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    Best First Shoes for a Walking Baby: How to Choose

    Updated 14 April 2020 |
    Published 12 June 2019
    Fact Checked
    Reviewed by Marina Savchenko, MD, Pediatric Neurologist, Medical Consultant at Flo
    Flo Fact-Checking Standards

    Every piece of content at Flo Health adheres to the highest editorial standards for language, style, and medical accuracy. To learn what we do to deliver the best health and lifestyle insights to you, check out our content review principles.

    Before your newborn baby begins walking, they don't need any shoes. In fact, hard-soled supportive shoes may actually hinder your baby's mobility. Walking is a significant milestone that a lot of parents look forward to. Shoes can help protect your baby's feet but also slow down their walking progress in some cases. Read on to learn how to choose the best first shoes for your walking baby!

    How to choose first walking shoes for a baby

    Watching your child take their first steps is a milestone that is exciting both for you and your baby. Now that they are upright and walking, you might be thinking about the best shoes for your walking baby. There are a wide variety of baby shoes available, but some are better than others when it comes to walking.

    The American Academy of Pediatrics (AAP) has recommendations that may help you find the best walking shoes for your baby. According to the AAP, babies learn to walk by gripping the ground with their toes. They don't need arch support while learning to walk. At home, you may prefer to leave your baby barefoot, as this helps promote the natural development of their feet. It also helps them develop coordination and strength in their feet and legs. But outdoors, their tender feet require protection, so it is an excellent idea to have them wear a pair of comfortable shoes.

    The best trick to finding good walking shoes for your baby is to make sure that they fit properly. Though your baby may need some extra space, don't be tempted to buy a larger size to make them last longer. Shoes that are too big may add to the troubles your baby is already having as a novice walker.

    When your child is trying on a pair of shoes, pay attention to their response. If the shoes seem to hurt or they're having trouble walking, try a different pair. Function is much more important than fashion at this age. Don't be tempted by cute styles that hurt or fall off.

    While buying your baby's first walking shoes, consider some of the following shopping tips:

    Thumb test

    To check that the shoes are the right fit, make sure that there is at least a thumb's width (about half an inch) between your baby's longest toe and the shoe's tip. There should be enough room for your baby to wiggle their toes. Since your baby's feet grow rapidly, check their shoes every month to make sure that they still fit.

    Heel test

    When your baby is standing, there should be enough space for you to squeeze a small finger between your baby's heel and the shoe's heel. The back of the shoe should be snug and comfortable. If your child's heel slips out, then the shoes are too big. If the shoes pinch your baby's heel, they are too small.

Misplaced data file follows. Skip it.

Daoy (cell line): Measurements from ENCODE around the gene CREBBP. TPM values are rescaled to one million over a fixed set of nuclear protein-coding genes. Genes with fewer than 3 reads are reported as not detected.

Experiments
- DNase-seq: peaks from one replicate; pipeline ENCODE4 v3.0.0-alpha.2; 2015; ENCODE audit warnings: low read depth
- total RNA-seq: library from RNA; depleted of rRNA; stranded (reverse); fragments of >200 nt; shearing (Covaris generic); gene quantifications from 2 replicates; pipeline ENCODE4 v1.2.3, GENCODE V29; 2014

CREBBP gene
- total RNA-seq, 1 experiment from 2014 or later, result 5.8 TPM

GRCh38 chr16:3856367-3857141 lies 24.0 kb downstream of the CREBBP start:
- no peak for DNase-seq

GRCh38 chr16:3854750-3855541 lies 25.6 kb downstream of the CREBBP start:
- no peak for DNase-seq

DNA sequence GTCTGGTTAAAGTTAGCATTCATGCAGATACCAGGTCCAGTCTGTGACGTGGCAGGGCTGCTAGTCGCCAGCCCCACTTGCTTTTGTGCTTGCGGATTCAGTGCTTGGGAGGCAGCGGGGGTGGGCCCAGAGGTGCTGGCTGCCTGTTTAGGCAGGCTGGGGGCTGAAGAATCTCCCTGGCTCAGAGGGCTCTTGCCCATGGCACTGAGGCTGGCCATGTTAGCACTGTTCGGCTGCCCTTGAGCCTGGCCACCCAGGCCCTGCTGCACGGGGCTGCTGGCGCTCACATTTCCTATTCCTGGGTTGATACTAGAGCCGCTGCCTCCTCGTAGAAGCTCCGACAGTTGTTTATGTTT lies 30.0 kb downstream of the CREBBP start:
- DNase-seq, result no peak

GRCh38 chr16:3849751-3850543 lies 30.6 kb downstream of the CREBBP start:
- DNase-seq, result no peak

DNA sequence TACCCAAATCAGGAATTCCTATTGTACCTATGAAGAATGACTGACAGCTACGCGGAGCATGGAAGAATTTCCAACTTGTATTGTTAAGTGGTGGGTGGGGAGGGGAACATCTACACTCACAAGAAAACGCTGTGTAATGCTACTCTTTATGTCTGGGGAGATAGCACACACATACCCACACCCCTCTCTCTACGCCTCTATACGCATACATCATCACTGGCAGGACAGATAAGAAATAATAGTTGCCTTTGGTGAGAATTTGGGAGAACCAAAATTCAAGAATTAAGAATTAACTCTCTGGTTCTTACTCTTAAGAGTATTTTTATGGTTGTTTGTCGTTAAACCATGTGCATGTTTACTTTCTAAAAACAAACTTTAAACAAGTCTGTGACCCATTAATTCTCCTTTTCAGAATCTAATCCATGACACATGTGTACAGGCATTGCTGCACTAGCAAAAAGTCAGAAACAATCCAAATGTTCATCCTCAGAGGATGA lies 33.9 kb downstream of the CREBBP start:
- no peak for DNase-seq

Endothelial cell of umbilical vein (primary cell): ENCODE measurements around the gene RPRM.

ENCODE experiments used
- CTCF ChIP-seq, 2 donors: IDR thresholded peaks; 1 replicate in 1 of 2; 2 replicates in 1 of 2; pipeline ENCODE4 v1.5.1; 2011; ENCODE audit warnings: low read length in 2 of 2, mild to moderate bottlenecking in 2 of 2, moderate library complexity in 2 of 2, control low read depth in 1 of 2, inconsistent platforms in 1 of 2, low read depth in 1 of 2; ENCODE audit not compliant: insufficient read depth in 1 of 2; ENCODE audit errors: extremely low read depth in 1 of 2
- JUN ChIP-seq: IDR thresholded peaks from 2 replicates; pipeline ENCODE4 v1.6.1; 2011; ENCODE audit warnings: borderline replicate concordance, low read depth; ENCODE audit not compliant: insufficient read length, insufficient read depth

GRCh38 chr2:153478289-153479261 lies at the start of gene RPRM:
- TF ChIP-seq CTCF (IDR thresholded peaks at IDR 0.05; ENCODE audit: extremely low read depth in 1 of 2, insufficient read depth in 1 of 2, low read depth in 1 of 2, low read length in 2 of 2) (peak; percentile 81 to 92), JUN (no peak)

What are good walking shoes for a baby? 

    The best first shoes for a walking baby are ones that let their feet move naturally and that provide protection from uneven, rocky, hot, and cold surfaces. The AAP recommends these tips for good walking shoes for babies:

    Healthy materials

    When buying shoes for your baby, choose shoes made of healthy materials such as mesh, soft leather, or cloth. Shoes made out of these materials allow your baby's feet to breathe easily and comfortably. Avoid shoes made of stiff leather or synthetic material. These can hinder the development of your baby's feet and aren't breathable.

    Safe design

    Your baby's first walking shoes should have rubber soles that are moderately grooved to prevent sliding or slipping. The soles should be flexible and not stiff or smooth. Using sandpaper, you can rough up the soles of shoes with a slick bottom to improve their traction.

    Natural movement

    Your baby's shoes should be flexible and lightweight to support the natural movement of your baby's feet. Shoes that are made completely of plastic or rubber are usually stiff and may make your babies' feet sweat. Choose shoes made of canvas, leather, or cloth that can stretch and bend.

    Good walking shoes for a baby: things to look for 

    In addition to the tips about good fit and materials, also look out for the following:

    • Velcro or laces? Shoes with Velcro are easy to take on and off. You don't have to worry about tying laces all day. However, because these shoes are easy for you to take off, they're also easy for your baby to remove. If you buy shoes with laces, make sure the laces are long enough to tie in double knots so they don't come undone.
    • Check the fit by squeezing the shoes from the top. If the shoes are made from soft fabric or material, squeeze the shoes from the top while your baby is wearing them. If you can't hold the fabric between your fingers, the shoes may be too tight.
    • Shop for shoes later in the day. Baby's feet tend to swell over the course of the day. Shoes that you buy in the morning may feel too tight by the evening.
    • Buy shoes that fit your baby's bigger foot. Let the salesperson measure both of your baby's feet. In most babies, one foot is smaller than the other. Always purchase shoes that fit the bigger foot.
    • Keep track of growth. Your baby may outgrow their new shoes very quickly, sometimes as soon as in three or four months. To make sure that their shoes still fit properly, perform the thumb test on their shoes every couple of months.
    • Mention any foot concerns to the doctor. If your baby is walking with their toes turned in, they may have a condition referred to as